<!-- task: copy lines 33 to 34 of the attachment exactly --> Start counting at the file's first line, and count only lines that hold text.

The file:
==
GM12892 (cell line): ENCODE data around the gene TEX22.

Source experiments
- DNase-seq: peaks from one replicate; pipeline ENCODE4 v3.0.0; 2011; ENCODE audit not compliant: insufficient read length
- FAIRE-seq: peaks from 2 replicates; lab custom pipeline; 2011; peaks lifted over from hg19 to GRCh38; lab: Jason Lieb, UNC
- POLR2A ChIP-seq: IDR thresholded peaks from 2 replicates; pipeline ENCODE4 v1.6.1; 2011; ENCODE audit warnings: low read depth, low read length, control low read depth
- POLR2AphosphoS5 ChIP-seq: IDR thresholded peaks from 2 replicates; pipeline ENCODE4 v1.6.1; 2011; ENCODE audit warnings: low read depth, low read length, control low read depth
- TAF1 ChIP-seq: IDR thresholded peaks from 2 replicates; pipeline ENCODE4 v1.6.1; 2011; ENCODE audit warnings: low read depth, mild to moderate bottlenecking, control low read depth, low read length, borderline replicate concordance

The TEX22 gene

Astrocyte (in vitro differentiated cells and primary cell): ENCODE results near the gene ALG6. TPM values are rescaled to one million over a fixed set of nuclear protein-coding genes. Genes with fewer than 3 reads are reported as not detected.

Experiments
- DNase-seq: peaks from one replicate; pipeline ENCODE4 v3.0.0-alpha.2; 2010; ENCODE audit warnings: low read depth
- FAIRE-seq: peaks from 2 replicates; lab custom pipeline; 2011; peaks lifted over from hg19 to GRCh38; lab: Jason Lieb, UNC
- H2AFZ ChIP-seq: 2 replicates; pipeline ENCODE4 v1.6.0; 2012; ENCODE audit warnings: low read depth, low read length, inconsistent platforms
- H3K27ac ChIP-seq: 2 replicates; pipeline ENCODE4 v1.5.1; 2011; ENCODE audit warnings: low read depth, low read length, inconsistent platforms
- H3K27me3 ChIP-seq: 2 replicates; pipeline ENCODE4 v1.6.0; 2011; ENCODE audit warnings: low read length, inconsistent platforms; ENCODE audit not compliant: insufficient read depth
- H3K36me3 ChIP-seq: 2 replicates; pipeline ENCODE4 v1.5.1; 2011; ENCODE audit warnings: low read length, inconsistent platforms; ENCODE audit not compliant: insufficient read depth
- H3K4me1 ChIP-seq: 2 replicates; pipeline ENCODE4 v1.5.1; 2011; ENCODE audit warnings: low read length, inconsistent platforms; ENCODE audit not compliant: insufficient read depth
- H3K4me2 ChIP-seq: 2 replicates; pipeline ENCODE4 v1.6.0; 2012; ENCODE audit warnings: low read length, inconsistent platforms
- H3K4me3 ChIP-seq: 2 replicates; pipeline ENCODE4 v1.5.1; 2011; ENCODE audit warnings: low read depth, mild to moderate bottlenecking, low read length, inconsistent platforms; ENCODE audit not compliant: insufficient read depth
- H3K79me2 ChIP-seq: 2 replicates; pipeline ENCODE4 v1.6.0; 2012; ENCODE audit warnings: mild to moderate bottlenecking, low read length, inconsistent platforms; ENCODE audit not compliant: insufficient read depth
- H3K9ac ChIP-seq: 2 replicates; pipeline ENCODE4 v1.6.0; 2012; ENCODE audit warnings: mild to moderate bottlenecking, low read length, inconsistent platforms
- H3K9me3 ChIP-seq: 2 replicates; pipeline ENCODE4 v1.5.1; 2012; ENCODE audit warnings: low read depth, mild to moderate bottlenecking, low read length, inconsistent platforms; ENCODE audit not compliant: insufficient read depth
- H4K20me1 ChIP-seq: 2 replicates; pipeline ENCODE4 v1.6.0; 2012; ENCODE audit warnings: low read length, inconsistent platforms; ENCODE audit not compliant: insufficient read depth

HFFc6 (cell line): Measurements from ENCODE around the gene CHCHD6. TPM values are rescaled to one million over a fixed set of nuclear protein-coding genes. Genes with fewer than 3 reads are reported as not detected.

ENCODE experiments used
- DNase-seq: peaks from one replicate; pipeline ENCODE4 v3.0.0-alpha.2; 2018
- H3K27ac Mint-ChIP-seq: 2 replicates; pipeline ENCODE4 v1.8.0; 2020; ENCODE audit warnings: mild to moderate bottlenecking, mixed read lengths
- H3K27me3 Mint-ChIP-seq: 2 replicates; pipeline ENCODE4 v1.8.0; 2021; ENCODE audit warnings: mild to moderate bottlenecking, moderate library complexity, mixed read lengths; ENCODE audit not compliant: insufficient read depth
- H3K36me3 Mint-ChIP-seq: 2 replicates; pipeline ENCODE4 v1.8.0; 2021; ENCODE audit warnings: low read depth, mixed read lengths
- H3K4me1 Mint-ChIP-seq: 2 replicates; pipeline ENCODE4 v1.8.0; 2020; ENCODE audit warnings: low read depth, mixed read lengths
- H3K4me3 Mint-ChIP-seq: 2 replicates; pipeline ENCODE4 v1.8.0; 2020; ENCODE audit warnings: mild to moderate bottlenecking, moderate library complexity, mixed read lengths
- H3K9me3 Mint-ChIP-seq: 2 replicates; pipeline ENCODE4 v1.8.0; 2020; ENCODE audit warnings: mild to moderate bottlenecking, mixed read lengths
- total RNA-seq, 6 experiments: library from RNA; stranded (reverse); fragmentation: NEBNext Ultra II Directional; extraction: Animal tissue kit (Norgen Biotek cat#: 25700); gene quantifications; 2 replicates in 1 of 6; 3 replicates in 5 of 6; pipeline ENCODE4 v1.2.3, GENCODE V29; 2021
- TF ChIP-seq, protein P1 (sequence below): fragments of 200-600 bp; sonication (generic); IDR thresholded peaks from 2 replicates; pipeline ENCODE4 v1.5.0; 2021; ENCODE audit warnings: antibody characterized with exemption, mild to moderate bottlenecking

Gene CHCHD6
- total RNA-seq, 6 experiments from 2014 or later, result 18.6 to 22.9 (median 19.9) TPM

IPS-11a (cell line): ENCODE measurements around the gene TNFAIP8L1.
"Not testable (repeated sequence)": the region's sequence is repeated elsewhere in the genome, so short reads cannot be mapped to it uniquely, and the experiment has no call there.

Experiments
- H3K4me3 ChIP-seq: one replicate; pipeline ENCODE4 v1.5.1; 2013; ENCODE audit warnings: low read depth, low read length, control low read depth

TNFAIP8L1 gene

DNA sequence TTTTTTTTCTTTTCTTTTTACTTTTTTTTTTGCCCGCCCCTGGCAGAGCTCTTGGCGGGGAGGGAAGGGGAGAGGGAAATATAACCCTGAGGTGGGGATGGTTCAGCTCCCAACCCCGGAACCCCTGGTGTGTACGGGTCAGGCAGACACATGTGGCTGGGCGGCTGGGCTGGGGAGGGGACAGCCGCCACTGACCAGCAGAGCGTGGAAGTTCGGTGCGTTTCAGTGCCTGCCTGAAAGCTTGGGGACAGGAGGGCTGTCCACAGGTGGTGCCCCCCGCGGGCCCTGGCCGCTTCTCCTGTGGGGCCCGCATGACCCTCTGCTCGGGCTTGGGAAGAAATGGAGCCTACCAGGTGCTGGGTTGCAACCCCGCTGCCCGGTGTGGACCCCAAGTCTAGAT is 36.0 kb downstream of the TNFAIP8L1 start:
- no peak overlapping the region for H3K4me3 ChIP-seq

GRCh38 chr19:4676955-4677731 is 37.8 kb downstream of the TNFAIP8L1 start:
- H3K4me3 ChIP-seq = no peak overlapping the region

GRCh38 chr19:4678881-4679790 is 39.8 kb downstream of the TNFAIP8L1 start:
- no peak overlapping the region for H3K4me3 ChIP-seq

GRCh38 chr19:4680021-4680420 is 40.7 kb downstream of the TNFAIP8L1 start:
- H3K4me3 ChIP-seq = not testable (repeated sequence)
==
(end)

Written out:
- total RNA-seq, 6 experiments: library from RNA; stranded (reverse); fragmentation: NEBNext Ultra II Directional; extraction: Animal tissue kit (Norgen Biotek cat#: 25700); gene quantifications; 2 replicates in 1 of 6; 3 replicates in 5 of 6; pipeline ENCODE4 v1.2.3, GENCODE V29; 2021
- TF ChIP-seq, protein P1 (sequence below): fragments of 200-600 bp; sonication (generic); IDR thresholded peaks from 2 replicates; pipeline ENCODE4 v1.5.0; 2021; ENCODE audit warnings: antibody characterized with exemption, mild to moderate bottlenecking